Battle of Actium Summary

  • Last updated on November 11, 2022

The Battle of Actium established the Roman Empire by ending the lengthy Roman civil wars with the victory of Augustus over Marc Antony and Cleopatra.

Summary of Event

In the decade following the assassination of Julius Caesar in 44 b.c.e., a political struggle developed between Marc Antony and Augustus. Alternately rivals for power and reluctant allies, they became bitter enemies after Antony in 34 b.c.e. openly attached himself to Cleopatra VII, thus repudiating his legal wife, who was Augustus’s sister. In Italy, Augustus’s supporters excoriated Antony for his liaison with Cleopatra and published a purported will of Antony deposited with the Vestal Virgins by which Antony donated eastern territories to Cleopatra and her children. In 32 b.c.e., the two consuls and three hundred senators went east to join Antony, thus terminating negotiations between him and Augustus. Antony, Marc Augustus Cleopatra VII Agrippa, Marcus Vipsanius

Antony had recruited a heterogeneous army, variously estimated from forty thousand to a hundred thousand men, and Augustus raised an Italian force almost as large. Battle strategy eventually depended on navies, with Augustus’s admiral Marcus Vipsanius Agrippa the most experienced commander at sea. Antony’s fleet, perhaps at first slightly greater in size, was composed of larger, slower ships, some of his “sea castles” having eight or ten banks of oars.

In the mid-winter of 31 b.c.e., Agrippa sailed from Italy across the Ionian Sea and, after establishing Epirus as his base, began seizing important strong points along the Greek coast. At about the same time, Antony had moved his forces forward to block Agrippa’s eastward advance. Antony’s fleet was stationed in the Gulf of Ambracia (now Arta) with the army occupying a fortified camp on the nearby sandy promontory of Actium, one of the two peninsulas that pointed toward each other across the mouth of the gulf. Augustus, arriving with the remainder of his forces, seized Corinth and other strategic inland positions, then occupied the northern peninsula of the gulf. Through skillful use of his cavalry, he severed Antony’s communications with the interior, and when the fleet under Agrippa sealed the Gulf of Ambracia, Antony’s forces were effectively blockaded. Soon, they began to suffer from hunger and disease. Significant desertions and lowered morale now impelled Antony to act.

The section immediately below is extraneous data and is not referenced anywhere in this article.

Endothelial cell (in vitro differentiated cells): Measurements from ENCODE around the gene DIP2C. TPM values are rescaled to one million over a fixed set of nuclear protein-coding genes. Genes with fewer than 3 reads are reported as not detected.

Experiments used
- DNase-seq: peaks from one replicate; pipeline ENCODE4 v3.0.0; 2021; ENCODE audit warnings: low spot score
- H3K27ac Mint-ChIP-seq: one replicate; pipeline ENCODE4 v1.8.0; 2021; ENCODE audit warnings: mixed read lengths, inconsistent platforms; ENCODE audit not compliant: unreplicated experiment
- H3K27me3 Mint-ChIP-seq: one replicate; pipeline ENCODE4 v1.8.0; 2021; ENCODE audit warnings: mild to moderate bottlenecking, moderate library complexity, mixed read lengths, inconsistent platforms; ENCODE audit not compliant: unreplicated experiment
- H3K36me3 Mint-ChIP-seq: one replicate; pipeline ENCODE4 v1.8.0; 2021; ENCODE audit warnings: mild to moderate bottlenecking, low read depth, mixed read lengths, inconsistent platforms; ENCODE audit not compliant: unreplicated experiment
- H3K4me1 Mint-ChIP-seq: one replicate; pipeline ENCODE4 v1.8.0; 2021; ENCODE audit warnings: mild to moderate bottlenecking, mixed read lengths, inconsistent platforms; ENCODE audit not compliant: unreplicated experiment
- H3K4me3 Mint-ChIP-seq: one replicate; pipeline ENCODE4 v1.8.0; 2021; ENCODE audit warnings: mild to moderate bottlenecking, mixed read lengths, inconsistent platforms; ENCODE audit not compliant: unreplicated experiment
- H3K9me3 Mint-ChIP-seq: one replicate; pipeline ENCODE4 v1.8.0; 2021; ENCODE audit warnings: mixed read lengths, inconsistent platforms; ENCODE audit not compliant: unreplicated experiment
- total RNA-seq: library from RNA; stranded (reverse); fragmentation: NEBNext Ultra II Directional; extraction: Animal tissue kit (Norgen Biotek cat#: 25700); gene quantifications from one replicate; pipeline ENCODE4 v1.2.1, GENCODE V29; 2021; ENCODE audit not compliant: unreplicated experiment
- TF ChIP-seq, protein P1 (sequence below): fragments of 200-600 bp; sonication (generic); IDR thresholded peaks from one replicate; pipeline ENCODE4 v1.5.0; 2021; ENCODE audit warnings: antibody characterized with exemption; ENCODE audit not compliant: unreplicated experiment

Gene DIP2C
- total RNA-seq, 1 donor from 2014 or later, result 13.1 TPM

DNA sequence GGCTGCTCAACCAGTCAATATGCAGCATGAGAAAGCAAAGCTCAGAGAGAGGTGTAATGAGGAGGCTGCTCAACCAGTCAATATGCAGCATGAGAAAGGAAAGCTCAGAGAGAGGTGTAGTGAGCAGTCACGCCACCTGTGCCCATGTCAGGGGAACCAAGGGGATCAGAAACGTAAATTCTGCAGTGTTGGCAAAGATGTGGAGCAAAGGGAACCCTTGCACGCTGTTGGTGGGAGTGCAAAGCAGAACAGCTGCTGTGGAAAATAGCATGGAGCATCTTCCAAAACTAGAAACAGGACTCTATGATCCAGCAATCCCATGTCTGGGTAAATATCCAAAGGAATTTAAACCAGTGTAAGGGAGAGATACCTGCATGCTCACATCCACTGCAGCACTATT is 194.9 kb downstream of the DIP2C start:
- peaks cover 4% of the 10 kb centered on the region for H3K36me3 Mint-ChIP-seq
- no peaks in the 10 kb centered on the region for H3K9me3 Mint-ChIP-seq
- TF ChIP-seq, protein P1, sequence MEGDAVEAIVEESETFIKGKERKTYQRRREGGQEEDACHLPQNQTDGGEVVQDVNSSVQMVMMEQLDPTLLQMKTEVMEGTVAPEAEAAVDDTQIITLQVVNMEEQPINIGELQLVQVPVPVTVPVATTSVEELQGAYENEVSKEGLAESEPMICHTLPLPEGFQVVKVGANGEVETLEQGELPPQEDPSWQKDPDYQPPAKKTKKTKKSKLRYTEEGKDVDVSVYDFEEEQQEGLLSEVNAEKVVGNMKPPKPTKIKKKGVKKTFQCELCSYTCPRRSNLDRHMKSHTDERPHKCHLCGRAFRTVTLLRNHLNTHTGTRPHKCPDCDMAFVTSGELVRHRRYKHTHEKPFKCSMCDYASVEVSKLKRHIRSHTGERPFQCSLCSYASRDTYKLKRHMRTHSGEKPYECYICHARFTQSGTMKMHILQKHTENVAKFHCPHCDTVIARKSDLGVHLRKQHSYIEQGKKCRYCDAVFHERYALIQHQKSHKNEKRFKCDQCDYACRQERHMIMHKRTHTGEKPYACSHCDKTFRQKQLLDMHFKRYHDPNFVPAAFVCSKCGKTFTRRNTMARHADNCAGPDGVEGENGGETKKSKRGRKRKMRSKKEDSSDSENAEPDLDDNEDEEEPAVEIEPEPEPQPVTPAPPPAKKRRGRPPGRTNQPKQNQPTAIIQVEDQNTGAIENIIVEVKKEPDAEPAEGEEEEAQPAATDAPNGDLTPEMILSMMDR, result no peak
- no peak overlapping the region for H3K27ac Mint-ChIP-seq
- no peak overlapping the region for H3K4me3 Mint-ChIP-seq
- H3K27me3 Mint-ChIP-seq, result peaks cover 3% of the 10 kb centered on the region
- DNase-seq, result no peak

In a council held in Antony’s camp on September 1, 31 b.c.e., his officers were divided over strategy. A Roman faction advocated retreat by land; Cleopatra with some supporters favored a naval attack or an escape to Egypt. Although Antony’s enigmatic aims and actions are variously reported by later historians, it seems less likely that Antony wanted a showdown by naval action than that he hoped to break out of the blockade in order to fight later in a more favorable situation. Any ships he may have burned were probably unusable. All records agree that he left some of his troops ashore to retreat by an inland route and that he kept aboard his ships the masts and sails, which were ordinarily jettisoned before action, in order to allow his fleet either to escape if the battle went against it or else pursue its defeated enemy.

The following day’s battle was a chaotic imbroglio, shrouded from modern view in conflicting accounts. Antony’s ships advanced through the narrow exit from the gulf, aligned so as to take advantage of an expected shift in the wind at midday. The Caesarian fleet blocked their passage. One squadron of sixty ships under Cleopatra was placed in the rear, carrying the treasure chest that undoubtedly belonged to her more than to Antony. After several hours of tense inactivity, one wing of Antony’s fleet was drawn into conflict, forcing Antony to commit the remainder of his forces. His soldiers aboard the large ships hurled missiles and shot arrows into Augustus’s smaller vessels, which attempted to ram or surround and capture their clumsy opponents.

Suddenly, at the height of the conflict, when a breeze rose from the northwest, Cleopatra’s reserve squadron hoisted purple sails and moved through the battle line, in evident flight southward. Although Antony’s flagship was entrapped, he transferred to a smaller ship and with a small portion of his fleet followed Cleopatra. The historian Plutarch vividly portrays the gloom of defeat on the escaping ships.